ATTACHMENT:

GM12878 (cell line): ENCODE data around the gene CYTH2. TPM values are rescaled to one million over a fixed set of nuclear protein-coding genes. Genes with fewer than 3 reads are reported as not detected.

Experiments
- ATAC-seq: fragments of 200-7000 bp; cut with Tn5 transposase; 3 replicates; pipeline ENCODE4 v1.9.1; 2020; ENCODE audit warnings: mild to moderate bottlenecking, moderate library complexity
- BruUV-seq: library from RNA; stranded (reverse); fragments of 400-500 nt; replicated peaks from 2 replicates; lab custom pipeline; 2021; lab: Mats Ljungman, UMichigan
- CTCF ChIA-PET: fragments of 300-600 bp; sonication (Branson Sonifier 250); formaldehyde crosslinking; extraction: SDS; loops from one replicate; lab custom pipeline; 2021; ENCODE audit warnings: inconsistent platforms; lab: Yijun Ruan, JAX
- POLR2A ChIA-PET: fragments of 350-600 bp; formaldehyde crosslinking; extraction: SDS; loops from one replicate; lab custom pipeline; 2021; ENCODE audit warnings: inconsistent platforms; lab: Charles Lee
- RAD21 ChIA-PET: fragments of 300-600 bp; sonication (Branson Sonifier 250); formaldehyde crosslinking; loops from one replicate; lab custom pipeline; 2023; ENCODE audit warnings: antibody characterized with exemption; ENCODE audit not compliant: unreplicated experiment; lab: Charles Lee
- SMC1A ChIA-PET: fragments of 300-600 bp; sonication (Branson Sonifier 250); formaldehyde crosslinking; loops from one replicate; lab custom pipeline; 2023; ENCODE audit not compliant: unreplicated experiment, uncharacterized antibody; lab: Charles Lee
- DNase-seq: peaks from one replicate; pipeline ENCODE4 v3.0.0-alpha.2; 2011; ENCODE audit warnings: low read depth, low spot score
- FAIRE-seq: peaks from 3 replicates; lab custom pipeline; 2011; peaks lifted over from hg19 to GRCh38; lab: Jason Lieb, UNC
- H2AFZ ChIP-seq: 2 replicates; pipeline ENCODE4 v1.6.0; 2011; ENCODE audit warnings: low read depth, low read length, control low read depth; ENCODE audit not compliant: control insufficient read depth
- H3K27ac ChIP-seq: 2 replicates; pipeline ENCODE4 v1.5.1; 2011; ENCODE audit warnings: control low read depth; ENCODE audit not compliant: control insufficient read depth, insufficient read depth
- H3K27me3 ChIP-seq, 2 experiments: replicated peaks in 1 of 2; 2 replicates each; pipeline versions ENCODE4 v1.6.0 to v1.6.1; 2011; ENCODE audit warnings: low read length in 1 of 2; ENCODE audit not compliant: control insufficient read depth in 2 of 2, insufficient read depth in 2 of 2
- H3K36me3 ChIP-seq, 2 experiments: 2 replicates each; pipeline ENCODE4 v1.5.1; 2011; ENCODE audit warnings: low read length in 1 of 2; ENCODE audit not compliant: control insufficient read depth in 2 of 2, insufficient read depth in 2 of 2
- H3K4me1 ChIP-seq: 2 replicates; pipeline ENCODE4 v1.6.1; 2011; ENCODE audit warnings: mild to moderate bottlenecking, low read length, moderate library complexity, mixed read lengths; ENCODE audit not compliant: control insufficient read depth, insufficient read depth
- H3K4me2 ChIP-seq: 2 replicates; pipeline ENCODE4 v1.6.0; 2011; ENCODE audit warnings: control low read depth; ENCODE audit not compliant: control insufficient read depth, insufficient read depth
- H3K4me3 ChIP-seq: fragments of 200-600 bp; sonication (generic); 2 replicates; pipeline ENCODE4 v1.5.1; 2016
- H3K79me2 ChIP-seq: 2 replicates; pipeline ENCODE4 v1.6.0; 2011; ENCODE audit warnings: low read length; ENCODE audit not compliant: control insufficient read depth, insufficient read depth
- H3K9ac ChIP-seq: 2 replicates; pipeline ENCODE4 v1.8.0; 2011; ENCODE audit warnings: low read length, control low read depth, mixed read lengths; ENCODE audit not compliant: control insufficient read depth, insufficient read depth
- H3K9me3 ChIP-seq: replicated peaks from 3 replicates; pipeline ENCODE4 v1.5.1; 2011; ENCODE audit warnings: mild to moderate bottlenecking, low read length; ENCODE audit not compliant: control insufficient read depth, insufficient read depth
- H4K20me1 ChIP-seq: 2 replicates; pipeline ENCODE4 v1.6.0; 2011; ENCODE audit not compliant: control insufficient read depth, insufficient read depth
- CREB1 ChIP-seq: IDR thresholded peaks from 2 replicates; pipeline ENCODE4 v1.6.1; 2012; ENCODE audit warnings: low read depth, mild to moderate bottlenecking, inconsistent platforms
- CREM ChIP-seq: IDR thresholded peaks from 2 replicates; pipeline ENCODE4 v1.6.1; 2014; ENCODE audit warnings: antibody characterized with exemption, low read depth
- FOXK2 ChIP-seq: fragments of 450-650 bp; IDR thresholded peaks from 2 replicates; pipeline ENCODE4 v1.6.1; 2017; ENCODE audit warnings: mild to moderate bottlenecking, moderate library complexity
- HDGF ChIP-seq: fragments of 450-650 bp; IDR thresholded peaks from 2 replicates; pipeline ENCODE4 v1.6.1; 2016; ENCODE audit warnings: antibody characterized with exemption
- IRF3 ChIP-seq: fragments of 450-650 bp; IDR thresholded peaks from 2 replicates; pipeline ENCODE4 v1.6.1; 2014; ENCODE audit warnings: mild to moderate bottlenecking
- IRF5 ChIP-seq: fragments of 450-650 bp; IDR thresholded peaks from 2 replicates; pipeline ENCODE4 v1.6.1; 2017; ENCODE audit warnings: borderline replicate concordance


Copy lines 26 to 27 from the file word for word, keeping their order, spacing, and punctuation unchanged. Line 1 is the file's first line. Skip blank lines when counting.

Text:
- IRF3 ChIP-seq: fragments of 450-650 bp; IDR thresholded peaks from 2 replicates; pipeline ENCODE4 v1.6.1; 2014; ENCODE audit warnings: mild to moderate bottlenecking
- IRF5 ChIP-seq: fragments of 450-650 bp; IDR thresholded peaks from 2 replicates; pipeline ENCODE4 v1.6.1; 2017; ENCODE audit warnings: borderline replicate concordance